Subaru Outback Problems
The Subaru Outback is probably the Japanese company's most popular vehicle ever since it was introduced back in 1995. The idea for the vehicle actually originated from Subaru of America, which was suffering from a sales slump and needed a new vehicle that can compete in the surging SUV market. What they did was upgrade their existing Subaru Legacy wagon with a taller suspension system and give it a rugged and sporty look. Named after the rugged outback of Australia, the Subaru Outback proved to be a sales success with it's newest models designed as crossover vehicles. Despite its popularity, the Subaru Outback has its share of problems that users have experienced over the years.
Unnecessary vibrations build up while driving at highway speeds.
A lot of owners of the 2010 - 2011 Subaru Outback complained of significant vibration from their vehicle's steering wheels, especially at high speeds over 60MPH. Reports varied with some drivers saying that the vibrations were negligible while others reported that the steering wheel kept on moving and vibrating. Subaru responded with a technical service bulletin that called for replacement steering wheels and a modification to the engine mount and rear subframe in order to reduce the vibrations. Although aftermarket replacements are widely available for the Subaru Outback, some users still complained that replacing these parts have not solved their problem. It's best to have a dealer or mechanic look into this issue, especially if the vibrations are strong enough to affect the vehicle's steering.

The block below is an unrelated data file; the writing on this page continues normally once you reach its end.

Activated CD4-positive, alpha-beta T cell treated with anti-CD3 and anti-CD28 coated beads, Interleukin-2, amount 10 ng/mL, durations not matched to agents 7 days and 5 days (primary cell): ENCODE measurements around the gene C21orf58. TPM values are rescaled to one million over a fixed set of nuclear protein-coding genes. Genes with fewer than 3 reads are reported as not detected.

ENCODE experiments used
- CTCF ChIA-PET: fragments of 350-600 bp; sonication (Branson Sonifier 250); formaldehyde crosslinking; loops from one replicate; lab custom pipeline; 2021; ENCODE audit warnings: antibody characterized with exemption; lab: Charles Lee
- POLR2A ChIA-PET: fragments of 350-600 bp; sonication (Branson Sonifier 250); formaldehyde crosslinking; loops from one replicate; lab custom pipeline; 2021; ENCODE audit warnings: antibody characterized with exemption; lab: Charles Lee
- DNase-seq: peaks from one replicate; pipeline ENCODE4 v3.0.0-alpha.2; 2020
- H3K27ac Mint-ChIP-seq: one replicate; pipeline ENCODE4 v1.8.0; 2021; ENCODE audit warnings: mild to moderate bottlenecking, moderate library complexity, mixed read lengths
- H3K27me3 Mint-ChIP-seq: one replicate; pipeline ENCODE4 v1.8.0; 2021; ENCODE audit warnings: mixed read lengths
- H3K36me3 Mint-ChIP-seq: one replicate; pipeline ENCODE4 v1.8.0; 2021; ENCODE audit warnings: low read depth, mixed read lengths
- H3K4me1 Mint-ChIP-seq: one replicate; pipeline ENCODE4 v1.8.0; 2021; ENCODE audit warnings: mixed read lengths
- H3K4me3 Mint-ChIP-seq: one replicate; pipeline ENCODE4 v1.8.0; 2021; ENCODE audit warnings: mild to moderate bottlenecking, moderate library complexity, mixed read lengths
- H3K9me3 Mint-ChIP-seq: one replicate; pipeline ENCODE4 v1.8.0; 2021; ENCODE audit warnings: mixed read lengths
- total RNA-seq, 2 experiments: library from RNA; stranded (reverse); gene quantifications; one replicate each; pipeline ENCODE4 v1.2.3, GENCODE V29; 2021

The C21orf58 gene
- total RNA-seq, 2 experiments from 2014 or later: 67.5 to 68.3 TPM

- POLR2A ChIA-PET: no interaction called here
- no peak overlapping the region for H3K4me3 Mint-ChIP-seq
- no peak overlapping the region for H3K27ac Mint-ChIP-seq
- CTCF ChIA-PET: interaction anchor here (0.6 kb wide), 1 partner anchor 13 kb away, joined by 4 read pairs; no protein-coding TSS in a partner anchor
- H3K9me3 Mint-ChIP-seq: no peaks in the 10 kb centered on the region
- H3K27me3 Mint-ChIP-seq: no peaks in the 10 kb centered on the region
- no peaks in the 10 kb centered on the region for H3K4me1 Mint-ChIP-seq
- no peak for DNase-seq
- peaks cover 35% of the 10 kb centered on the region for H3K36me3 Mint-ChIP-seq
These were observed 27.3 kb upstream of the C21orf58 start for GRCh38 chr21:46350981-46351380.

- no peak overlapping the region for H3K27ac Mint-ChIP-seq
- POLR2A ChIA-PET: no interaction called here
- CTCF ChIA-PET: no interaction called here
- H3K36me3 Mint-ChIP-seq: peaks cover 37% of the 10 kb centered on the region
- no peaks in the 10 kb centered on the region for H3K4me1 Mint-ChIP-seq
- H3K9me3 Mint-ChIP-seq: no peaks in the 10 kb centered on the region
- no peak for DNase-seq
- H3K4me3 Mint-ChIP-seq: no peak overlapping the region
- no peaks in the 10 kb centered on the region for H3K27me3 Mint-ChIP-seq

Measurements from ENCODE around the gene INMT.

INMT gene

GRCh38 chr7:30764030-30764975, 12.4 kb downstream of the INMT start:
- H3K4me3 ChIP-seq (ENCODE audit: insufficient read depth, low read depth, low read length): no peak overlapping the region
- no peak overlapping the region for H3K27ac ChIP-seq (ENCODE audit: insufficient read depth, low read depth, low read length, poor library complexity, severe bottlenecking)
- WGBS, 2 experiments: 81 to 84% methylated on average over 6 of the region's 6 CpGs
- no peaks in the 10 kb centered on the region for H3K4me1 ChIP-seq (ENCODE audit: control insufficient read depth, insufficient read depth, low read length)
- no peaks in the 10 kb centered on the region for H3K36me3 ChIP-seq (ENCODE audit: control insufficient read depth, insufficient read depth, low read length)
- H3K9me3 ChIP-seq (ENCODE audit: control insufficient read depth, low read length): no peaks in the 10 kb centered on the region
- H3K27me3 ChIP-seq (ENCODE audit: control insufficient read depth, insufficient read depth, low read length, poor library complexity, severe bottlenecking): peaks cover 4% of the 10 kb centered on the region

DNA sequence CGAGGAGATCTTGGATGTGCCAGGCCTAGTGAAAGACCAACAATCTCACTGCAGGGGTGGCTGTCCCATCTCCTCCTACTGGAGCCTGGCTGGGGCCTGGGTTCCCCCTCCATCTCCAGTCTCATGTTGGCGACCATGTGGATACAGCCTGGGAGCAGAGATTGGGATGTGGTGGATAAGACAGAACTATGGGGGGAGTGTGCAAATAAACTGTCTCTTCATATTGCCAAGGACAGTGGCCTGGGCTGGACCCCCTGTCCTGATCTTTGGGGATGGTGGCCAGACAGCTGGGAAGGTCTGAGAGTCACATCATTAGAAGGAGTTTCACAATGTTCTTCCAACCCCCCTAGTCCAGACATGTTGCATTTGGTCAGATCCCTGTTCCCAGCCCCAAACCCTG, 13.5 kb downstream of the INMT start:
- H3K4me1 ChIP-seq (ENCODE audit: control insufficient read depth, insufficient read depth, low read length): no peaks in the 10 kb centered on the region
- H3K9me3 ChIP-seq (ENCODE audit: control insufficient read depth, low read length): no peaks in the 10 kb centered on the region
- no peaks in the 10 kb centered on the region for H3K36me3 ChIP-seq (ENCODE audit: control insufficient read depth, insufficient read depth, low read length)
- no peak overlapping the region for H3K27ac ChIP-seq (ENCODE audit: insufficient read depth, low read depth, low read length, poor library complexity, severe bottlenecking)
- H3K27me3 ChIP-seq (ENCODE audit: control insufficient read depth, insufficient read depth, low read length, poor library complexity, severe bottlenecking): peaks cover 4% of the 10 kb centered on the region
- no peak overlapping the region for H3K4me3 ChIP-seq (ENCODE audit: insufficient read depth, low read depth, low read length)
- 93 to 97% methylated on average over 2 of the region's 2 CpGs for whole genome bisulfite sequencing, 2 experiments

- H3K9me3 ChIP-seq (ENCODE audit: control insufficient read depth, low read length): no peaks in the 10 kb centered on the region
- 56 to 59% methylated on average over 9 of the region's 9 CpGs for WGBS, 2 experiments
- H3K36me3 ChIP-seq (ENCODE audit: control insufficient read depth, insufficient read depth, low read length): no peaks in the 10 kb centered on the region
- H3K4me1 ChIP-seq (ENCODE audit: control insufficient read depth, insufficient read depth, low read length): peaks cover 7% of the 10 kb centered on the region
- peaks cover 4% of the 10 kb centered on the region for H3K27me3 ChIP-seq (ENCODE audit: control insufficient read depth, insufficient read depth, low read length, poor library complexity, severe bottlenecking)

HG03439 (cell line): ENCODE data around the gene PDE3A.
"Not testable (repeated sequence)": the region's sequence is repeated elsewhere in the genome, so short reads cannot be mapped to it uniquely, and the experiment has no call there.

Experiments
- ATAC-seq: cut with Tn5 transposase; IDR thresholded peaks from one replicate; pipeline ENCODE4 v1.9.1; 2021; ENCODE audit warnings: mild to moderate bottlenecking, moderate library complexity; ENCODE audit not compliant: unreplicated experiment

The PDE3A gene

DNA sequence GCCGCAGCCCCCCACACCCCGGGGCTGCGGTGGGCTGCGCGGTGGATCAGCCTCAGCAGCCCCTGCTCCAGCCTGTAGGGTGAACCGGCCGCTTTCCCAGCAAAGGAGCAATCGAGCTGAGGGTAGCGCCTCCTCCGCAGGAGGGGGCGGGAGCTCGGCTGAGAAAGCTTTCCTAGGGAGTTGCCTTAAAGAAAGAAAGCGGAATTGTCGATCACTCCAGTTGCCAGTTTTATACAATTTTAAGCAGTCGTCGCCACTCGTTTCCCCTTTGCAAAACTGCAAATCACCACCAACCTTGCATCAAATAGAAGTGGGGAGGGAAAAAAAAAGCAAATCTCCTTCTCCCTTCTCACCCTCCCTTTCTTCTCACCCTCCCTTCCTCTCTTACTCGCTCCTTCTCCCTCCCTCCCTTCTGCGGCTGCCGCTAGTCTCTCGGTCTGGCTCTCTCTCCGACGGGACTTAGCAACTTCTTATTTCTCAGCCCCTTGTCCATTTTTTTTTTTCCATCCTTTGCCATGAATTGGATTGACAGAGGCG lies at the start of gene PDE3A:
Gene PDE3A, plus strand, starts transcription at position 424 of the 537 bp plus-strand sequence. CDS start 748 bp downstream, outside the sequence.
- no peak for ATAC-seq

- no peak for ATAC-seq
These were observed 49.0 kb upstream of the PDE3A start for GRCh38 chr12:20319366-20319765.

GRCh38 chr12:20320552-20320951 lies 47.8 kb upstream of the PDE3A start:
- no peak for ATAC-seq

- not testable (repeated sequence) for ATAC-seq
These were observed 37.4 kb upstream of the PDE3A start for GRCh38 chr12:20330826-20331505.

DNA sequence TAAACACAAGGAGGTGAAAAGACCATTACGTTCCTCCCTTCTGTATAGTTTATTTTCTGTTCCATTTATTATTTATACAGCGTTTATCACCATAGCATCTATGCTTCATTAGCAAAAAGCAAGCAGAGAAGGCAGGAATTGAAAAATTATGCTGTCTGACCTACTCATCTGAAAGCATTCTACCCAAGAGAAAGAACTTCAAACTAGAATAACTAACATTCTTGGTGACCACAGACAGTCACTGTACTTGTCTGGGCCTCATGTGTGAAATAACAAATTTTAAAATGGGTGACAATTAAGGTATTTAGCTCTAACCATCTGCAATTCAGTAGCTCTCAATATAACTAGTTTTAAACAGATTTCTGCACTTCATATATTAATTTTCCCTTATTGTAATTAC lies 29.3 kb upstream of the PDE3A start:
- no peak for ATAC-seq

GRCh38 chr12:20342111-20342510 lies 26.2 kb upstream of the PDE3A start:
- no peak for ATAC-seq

Lighting defect led to a huge recall for the Outback and other Subaru vehicles.
The latest problem with the Subaru Outback was a company wide recall of more than 600,000 vehicles, including the Subaru Tribeca and Subaru Legacy. The recall cited a potential lighting problem that could lead to smoke and fire in the vehicle. The report indicated that issue was traced to faulty puddle light accessories, although the company isn't sure about which cars have the problematic part. A short circuit could develop in the puddle lights when they come in contact with moisture, which then could result in heat melting the plastic that will then cause smoke or fire in the vehicle.
The clutch on my Subaru Outback is not releasing completely. How do I fix this problem?
There are several reasons or possibilities why a clutch does not release completely. A clutch that does not engage may be due to any of these problems: a misadjusted linkage, severely stretched or broken release cable, a faulty slave or master clutch cylinder, presence of air in the hydraulic line, worn out or insufficient lubrication of the input shaft splines, damaged pilot bearing or bushing, broken bearing retainer, worn out release fork or pivot ball, distorted clutch drive straps, bent clutch disc, and the improper installation of clutch disc. So you see, there are plenty of suspects that you need to consider.